At least, that is one of the major themes in Malcolm Gladwell’s book Outliers, and it makes sense to me.
It doesn’t really matter what you are working; it could be on MySQL clustering, writing mobile applications (or testing them!). It might be your golf swing or your knowledge of University of Michigan football.
Today, I’m going to talk a bit about how to know when you’ve ‘arrived’, and what to do with that knowledge.
The first problem with becoming an expert is that you have few people to turn with your problems!
Let me explain.
There’s an old H.L. Menken quote that goes something like this: “For every complex problem there is an answer that is clear, simple, and wrong.”
That means that, as an expert, when you come to people with problems, they will come up with simple solutions you have rejected. In some cases, they won’t even be able to recognize the problem as a problem.
And yes, as an expert, you will have problems. Another way to recognize expertise is by this — experts tend to have many small problems, where neophytes have one or two. (Once you break down the couple of big problems in front of you, the small problems are usually questions of tradeoffs, or worse, looking for that big breakthrough.)
It’s probably time for an example.
Pretend for a moment that you are line manager for software development in 1971. Computers are a new technology; personal computers are unheard of. Unless you work for IBM, it is unlikely that you started out as a programmer, or even saw a computer, until you transferred into the data processing department. The dominant thinking about software is the waterfall model, which makes sense to you.
Your company is forward-thinking, at least enough to send a programmer to a conference called IEEE Wescon. He comes back raving about this paper by a guy named Winston Royce. Leaping through the paper, you latch on to figure two:
Simple, straightforward, makes sense, right?
You keep reading and it starts to get more and more complex.
In the end, the author recommends this process:
Be honest. It’s 1970. You’ve never seen a computer before this assignment. What do you really think of this diagram?
You’re probably scared. It looks like a lot of extra work at best, and uncontrolled chaos at worst. It is likely that you go back to figure 2, mimeograph it, and say “we are doing this!”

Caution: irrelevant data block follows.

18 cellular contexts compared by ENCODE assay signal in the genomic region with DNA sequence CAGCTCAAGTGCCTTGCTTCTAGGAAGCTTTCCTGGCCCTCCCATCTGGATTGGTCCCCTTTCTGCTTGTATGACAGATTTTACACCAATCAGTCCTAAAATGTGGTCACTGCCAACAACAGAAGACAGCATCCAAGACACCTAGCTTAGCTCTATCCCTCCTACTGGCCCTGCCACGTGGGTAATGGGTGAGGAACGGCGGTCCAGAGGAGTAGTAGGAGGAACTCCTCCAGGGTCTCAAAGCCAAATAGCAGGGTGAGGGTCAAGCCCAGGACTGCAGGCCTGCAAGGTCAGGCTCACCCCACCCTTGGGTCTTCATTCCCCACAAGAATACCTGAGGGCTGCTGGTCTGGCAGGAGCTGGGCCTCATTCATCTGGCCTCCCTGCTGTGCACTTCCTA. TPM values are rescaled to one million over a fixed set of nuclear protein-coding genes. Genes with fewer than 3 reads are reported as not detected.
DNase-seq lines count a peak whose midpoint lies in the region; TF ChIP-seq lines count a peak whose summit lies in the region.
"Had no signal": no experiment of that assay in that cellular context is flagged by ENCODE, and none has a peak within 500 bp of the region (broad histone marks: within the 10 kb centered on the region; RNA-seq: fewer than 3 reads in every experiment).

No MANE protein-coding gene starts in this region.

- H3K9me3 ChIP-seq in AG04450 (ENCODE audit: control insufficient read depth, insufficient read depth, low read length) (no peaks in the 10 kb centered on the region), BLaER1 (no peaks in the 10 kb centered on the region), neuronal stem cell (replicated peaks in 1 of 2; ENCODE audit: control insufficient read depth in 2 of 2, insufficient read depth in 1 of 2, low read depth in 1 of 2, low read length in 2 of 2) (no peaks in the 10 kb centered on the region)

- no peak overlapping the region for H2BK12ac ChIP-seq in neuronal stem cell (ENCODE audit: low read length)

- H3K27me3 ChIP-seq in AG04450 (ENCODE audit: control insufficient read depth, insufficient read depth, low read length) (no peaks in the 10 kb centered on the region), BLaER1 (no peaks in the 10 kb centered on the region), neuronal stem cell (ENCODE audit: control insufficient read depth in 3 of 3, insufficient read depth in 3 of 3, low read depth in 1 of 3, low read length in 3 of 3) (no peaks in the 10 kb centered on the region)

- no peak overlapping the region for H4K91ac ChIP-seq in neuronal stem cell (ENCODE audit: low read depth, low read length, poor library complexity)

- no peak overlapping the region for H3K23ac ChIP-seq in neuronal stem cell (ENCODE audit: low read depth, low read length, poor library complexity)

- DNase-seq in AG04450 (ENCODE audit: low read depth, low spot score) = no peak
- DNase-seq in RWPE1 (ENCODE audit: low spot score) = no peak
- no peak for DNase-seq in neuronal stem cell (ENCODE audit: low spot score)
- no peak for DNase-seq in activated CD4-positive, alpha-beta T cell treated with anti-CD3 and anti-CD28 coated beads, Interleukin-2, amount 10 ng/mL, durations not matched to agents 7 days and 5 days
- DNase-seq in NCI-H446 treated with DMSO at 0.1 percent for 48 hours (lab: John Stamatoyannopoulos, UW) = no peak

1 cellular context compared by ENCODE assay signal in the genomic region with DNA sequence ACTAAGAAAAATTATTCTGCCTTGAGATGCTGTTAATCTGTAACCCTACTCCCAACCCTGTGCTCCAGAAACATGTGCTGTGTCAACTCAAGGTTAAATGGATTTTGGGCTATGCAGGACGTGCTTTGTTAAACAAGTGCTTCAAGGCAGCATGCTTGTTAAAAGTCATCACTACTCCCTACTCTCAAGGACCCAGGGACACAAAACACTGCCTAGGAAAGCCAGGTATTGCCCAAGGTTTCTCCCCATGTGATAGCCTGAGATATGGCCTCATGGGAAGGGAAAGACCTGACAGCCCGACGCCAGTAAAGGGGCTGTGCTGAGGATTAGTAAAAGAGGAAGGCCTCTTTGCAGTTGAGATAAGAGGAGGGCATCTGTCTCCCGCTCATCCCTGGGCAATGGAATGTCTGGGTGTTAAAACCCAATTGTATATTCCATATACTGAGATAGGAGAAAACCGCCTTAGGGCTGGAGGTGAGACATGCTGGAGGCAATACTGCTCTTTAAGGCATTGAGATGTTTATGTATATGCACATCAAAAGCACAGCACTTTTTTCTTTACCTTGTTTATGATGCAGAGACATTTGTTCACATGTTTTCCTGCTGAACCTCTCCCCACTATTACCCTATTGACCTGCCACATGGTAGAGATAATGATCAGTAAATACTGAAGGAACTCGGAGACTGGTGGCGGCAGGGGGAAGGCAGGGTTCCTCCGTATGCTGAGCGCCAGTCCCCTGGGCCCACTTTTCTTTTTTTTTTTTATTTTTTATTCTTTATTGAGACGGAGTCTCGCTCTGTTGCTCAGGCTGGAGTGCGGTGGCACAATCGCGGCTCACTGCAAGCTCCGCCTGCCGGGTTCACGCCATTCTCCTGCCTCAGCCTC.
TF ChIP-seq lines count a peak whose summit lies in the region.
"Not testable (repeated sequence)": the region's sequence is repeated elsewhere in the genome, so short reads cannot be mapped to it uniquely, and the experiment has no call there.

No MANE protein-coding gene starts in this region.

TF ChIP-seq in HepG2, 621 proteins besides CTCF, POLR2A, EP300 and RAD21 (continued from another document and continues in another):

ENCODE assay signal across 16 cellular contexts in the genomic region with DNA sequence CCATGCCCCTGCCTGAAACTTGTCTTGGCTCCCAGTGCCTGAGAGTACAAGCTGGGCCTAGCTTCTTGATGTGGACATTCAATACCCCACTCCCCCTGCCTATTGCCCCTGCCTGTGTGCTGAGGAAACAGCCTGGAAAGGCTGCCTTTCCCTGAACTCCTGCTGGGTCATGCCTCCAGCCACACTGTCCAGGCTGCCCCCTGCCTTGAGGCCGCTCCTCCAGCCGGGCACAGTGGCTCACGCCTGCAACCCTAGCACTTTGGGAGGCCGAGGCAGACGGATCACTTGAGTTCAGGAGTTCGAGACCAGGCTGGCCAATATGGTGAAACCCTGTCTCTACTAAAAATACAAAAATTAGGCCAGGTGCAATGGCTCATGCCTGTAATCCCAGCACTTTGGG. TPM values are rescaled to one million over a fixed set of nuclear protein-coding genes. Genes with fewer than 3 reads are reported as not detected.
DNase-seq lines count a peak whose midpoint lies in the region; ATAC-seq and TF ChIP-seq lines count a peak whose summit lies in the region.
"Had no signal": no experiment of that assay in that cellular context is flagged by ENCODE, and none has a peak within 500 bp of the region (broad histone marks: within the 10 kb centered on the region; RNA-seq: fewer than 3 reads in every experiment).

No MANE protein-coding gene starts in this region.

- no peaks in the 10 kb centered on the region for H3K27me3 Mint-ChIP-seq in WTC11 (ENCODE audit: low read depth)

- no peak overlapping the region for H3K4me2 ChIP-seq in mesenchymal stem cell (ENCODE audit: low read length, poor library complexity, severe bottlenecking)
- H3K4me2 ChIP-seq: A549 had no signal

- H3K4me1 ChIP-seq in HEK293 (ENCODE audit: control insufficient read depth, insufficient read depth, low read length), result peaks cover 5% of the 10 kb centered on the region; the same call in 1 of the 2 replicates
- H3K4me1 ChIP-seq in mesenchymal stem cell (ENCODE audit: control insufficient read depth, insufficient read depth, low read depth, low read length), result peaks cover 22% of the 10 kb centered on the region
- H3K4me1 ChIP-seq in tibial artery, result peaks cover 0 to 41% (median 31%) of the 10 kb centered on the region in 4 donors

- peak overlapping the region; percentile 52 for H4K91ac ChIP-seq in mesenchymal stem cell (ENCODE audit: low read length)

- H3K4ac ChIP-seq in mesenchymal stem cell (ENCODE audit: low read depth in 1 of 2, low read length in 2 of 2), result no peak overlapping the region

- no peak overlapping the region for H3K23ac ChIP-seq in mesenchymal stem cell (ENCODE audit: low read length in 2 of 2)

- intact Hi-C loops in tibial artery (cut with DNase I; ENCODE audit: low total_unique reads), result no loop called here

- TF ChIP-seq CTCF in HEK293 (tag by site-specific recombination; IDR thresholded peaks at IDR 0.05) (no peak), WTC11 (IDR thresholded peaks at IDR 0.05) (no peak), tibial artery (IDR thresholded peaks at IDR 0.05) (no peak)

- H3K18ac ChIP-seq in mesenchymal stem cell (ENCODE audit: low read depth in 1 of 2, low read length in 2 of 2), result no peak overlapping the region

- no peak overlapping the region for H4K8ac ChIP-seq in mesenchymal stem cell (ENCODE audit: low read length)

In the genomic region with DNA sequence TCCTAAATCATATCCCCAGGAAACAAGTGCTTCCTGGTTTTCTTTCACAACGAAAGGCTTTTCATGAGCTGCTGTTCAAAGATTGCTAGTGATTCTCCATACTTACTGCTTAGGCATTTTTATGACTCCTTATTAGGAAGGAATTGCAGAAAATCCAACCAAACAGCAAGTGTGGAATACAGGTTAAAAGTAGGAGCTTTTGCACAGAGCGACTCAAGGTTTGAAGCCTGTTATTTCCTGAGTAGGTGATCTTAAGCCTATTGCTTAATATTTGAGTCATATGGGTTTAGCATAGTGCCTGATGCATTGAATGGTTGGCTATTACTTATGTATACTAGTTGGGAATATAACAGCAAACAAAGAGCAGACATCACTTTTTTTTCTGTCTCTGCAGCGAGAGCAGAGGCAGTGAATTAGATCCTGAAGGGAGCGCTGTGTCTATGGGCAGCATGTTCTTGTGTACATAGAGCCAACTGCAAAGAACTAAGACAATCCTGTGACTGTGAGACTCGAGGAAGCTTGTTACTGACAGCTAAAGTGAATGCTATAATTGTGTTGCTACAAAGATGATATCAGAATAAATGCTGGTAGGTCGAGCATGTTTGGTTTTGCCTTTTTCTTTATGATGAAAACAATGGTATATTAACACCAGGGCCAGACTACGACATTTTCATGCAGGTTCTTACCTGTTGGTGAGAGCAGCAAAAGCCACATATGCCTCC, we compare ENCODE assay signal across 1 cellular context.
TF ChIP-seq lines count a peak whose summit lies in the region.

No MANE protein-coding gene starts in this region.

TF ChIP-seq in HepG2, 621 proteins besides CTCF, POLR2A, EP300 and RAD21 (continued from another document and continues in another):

I suspect that Winston Royce was an expert.
What We Can Learn From This
If you’ve ever tried to explain something to the boss, and seen the eyes glaze over, and the response “but couldn’t you use (thing you know won’t work)”, then you’ll know what I am talking about. The bad news is, even if you have a better idea, it is unlikely that the powers that be will understand what you are getting that, or even understand the problem.
Which explains, at least in part, why, so often, when we propose ideas that just make sense to change the process, the answer that comes back is ‘no.’
The classic answer here is to describe the outcome in terms of business results, and it’s a fine one. The problem is that large organizations will succeed at least short-term, even if you make no changes. Asking for an investment (time or money) will likely lead to a thought like this in the mind of the boss: “… and now I have to go ask the director for time and money. And if this guy succeeds, he’ll take the credit.”
So my advice is a little different: Do it anyway.
If you are an expert, your boss doesn’t understand the nuances of what you do. Oh, perhaps you have artifacts and things, documents, and templates, you may be audited on following a process — but for the majority of readers on this site, the company trusts you to do something; you own the process. Just do it, then talk about how you did it when you are successful.
There are alternatives; you can make it clear on the job, from the outset, that you are the expert, that your job is to define the process. You can think of IT outsourcing this way — the outsourcer says “just give me a check this size per month and I will run your servers.” The outsourcer gets to use his own process and the customer focuses on price and outcome. Not a bad deal, really.
I’ve got more to say here. I haven’t described exactly how to implement “just do it.” Nor have I covered the cost of expertise, and when it just might be okay to not pursue excellence — yet we are at the end of a reasonably long blog post.
More to come.